President Trump and his administration don’t actually need it explained to them why it’s important to call specific phenomena by their names. They care about that a great deal — maybe even too much — when it comes to the term “radical Islamic terrorism” (or extremism).
Funny how you HAVE TO call it "radical Islamic terrorism", but with Antisemitism, you can't even mention the Jewish community. https://t.co/UH2pP2jqbU— Amarnath Amarasingam (@AmarAmarasingam) February 20, 2017
President Trump’s commitment to using those three words is so total that at times, on the campaign trail, he implied it would be the most important thing the US could do in war on terror. It’s so total that his administration is weighing renaming and reorienting a federal anti-extremism initiative to stop monitoring right-wing extremism and focus exclusively on radicalization of Muslims in the US.
Any argument that can be made for the importance of calling it “radical Islamic extremism” — that it’s important to be specific in naming the enemy; that the public should recognize when hatred is grounded in an ideology — applies to “anti-Semitism.” Meanwhile, the problems with caring so much about “radical Islamic extremism” — that it plays into the hands of Islamophobes who believe Islam is inherently radical, and that it’s a strategic blunder when dealing with the Muslim world — don’t apply to “anti-Semitism,” which is a term for an animus rather than a belief system.
Trump’s default response, asked about prejudices against disfavored groups in America — African Americans, Muslims, immigrants, Jews — is to generically condemn “prejudice” or “hate.” That makes it easy for anyone listening to assume he’s not talking about them.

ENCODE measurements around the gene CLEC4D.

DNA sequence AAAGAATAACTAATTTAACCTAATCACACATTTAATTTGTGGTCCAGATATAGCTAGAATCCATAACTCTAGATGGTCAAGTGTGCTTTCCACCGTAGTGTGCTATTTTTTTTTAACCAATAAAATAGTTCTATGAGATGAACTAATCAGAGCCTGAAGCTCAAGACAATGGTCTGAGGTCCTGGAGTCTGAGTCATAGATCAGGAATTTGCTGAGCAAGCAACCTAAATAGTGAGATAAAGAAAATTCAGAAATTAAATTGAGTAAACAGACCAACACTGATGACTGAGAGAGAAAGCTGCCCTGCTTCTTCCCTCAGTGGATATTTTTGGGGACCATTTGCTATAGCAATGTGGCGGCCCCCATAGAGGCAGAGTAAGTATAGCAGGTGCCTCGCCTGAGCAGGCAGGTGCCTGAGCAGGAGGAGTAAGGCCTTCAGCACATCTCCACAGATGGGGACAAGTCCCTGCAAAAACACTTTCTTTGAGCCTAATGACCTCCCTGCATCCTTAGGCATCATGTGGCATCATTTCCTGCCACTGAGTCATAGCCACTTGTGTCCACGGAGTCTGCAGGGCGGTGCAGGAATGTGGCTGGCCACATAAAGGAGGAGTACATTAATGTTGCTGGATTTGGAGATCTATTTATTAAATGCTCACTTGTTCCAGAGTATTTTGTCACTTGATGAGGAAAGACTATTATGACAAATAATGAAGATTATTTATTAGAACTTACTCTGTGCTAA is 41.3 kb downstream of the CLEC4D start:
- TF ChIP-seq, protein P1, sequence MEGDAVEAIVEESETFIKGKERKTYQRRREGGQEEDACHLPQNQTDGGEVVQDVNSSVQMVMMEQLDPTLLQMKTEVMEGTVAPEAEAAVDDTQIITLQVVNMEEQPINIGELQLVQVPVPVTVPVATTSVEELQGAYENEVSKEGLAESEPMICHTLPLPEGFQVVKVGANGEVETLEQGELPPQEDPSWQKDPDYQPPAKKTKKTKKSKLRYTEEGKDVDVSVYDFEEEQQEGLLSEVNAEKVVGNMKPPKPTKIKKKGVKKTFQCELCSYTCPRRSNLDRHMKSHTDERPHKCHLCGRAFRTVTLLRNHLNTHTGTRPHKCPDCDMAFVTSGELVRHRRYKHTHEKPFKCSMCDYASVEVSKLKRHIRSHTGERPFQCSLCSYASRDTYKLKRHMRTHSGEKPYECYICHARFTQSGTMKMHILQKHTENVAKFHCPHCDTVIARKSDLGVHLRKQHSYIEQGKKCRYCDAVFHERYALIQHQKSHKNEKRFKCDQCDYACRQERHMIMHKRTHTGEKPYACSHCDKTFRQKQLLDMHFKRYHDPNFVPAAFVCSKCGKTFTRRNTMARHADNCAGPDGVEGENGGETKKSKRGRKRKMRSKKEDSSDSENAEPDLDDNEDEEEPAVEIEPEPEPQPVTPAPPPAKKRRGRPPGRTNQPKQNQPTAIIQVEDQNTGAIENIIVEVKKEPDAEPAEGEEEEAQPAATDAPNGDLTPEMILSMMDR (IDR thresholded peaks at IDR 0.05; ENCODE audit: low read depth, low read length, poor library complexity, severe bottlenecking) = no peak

The problem is very few people think of themselves as hateful, and fewer still think of their hatred as a problem that needs to be overcome. Call generically for everyone to overcome prejudice, and you open the doorway for people prejudiced against Jews to conclude that it’s really the Jews’ job to get rid of their prejudice against you.
Using the term “anti-Semitism” might make some Trump supporters uncomfortable. That’s exactly why it’s necessary.
In some respects, this same argument applies to any prejudice — racism, white supremacism, Islamophobia. But there’s something distinct about the way anti-Semitism has manifested itself in the Trump era. The other prejudices have long bubbled under the surface of American life, and are now foaming into the open; anti-Semitism, on the other hand, has become more prevalent and popular than it was before.